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West Virginia Sen. Joe Manchin, who has spent his entire decadeslong political career as a Democrat, said Friday he is leaving the party and registering as an independent, raising speculation about whether he may run for another Senate term or for governor this fall.

“To stay true to myself and remain committed to put country before party, I have decided to register as an independent with no party affiliation and continue to fight for America’s sensible majority,” Manchin said in a statement.

Manchin’s move was first reported by longtime West Virginia radio host Hoppy Kercheval. Despite his party change, Manchin will continue to caucus with Senate Democrats, his office said.

Last November, Manchin announced he would not seek a third term in 2024 but his decision to change parties will re-open questions about his political future.

The deadline for an independent to register to run for office in West Virginia this year is Aug. 1, according to the secretary of state’s office.

Manchin, 76, served as West Virginia governor from 2005 to 2010, when he won a special election to fill a Senate seat left vacant by the death of legendary Democrat Robert Byrd. Manchin won a full Senate term in 2012 and a second term in 2018. 

But he won that race over Republican state Attorney General Patrick Morrisey by a little more than 20,000 votes, or 3 percentage points, as the state shifted ruby red, propelled by Donald Trump’s rise in 2016. In 2020, Trump captured nearly 70% of the vote in West Virginia.

Earlier this month, current Gov. Jim Justice, backed by Trump, won the Republican nomination for Senate and had been favored to succeed Manchin in the fall. But Manchin’s surprise move could scramble that race if he decides to run for re-election as an independent.

A more likely scenario is that Manchin seeks his old job as governor —  a potential race that would pit him in a rematch with the GOP nominee, Morrisey, as well as against the Democratic nominee, Huntington Mayor Steve Williams.

If he is considering an independent bid for either office, Manchin had until June 1 to change his party affiliation; West Virginia state law allows the secretary of state to refuse to certify a candidate if they were registered to vote with a different party within 60 days of filing to run for office.

Manchin becomes the second Senate Democrat in recent years to switch their party affiliation to independent. In late 2022, Sen. Kyrsten Sinema of Arizona announced she was leaving the party and becoming an independent. She later said she would not seek a second Senate term.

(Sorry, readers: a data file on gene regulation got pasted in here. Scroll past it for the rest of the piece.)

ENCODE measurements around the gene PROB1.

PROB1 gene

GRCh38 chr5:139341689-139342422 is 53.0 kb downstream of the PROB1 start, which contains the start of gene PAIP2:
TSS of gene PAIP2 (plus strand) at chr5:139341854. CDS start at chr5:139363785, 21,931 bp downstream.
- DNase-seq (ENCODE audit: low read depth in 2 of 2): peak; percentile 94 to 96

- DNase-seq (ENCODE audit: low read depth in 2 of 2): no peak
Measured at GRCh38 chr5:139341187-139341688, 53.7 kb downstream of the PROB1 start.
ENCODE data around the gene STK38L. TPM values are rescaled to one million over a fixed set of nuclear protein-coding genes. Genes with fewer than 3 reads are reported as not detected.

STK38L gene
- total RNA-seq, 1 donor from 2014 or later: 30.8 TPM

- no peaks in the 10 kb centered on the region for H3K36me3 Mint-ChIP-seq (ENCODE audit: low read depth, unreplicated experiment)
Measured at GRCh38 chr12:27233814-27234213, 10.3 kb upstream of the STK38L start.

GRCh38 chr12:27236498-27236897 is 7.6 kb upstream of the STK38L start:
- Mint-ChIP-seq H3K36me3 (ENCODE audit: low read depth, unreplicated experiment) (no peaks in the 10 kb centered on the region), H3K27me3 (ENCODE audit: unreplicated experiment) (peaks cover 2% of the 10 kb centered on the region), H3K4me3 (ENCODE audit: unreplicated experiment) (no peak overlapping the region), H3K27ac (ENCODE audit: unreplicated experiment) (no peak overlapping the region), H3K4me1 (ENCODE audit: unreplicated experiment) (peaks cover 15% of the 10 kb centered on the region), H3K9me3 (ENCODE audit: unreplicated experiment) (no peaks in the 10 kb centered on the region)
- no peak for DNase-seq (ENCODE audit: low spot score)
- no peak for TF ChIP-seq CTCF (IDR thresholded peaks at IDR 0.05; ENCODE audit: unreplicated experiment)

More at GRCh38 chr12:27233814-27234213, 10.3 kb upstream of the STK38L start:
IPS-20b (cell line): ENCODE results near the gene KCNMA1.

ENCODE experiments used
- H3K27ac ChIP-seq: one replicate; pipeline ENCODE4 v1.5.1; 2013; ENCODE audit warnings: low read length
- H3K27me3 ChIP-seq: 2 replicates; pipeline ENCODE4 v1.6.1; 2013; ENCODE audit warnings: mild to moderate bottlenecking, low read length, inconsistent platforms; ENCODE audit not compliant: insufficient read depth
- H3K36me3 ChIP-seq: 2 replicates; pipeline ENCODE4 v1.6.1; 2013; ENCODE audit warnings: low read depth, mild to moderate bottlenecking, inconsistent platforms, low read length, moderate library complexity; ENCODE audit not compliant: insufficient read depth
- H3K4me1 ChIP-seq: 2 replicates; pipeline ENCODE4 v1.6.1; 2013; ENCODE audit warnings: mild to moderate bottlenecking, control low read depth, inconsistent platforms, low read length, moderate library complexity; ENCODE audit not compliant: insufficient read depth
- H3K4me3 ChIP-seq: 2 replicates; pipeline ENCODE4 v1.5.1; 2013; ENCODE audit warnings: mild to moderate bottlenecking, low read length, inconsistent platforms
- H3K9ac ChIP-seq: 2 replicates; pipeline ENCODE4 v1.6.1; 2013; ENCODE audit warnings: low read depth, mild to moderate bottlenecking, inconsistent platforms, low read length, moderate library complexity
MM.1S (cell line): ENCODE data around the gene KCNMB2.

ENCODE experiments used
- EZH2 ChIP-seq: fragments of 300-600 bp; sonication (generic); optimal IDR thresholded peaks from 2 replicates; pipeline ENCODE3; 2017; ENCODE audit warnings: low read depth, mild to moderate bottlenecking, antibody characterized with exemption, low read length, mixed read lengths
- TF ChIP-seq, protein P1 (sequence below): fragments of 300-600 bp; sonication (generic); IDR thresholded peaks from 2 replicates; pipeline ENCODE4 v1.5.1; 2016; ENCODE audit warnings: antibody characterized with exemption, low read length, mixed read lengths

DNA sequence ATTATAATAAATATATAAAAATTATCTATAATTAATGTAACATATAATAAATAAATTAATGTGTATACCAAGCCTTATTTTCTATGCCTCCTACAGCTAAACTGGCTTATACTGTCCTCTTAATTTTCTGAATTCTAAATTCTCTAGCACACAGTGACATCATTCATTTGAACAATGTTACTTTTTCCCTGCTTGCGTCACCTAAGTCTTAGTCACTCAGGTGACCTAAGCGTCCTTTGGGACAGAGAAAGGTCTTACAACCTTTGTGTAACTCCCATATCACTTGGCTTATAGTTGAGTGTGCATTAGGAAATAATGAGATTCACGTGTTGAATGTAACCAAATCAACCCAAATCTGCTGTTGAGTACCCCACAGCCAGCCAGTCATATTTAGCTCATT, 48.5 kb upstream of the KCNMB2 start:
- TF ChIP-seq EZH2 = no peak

For years, Manchin had been perhaps the most conservative member of the Senate Democratic Caucus, burnishing a reputation for going his own way and relishing his role as a thorn in the side of Presidents Barack Obama and Joe Biden and his own party leadership.

And while he voted with Biden on major legislative initiatives, including the Inflation Reduction Act and CHIPS and Science Act, Manchin has been an outspoken critic of the current president on numerous occasions, particularly on energy issues.

Last year, Manchin, the chairman of the Senate Energy committee, threatened to join Republicans in voting to repeal the IRA, Biden’s signature climate change law that the senator had helped negotiate, over objections to how the law was being implemented by the administration.

And in 2022, Manchin demanded that Biden apologize for urging the closure of coal-fired power plants and a shift to clean energy, calling his comments “divorced from reality.

Throughout this election cycle, Manchin had flirted with launching a third-party bid against Biden, a prospect that would have significantly damaged the incumbent Democrat in the general election against Trump. But the senator, in February, announced that he would not take on such an endeavor.

“I will not be seeking a third-party run. I will not be involved in a presidential run,” Manchin said during a speech at the time. “I will be involved in making sure that we secure a president that has the knowledge and has the passion and has the ability to bring this country together.”

Kercheval, the prominent West Virginia radio host, said on his Friday radio show as the news broke that the development was a big blow for Democrats in the state, but one that isn’t necessarily a big surprise. “Manchin has been toying with this independence for a long time. Even though he’s a Democrat, he’s been operating in Washington like an independent for a while,” Kercheval said.

Kercheval noted that, amid speculation that Manchin might reverse course and run for governor, the move to re-register as an independent “keeps his options open for another 60 days.”

“He may not run for anything, and I don’t think he will,” Kercheval added. “But Manchin is known to change his mind and this does keep his options open.”



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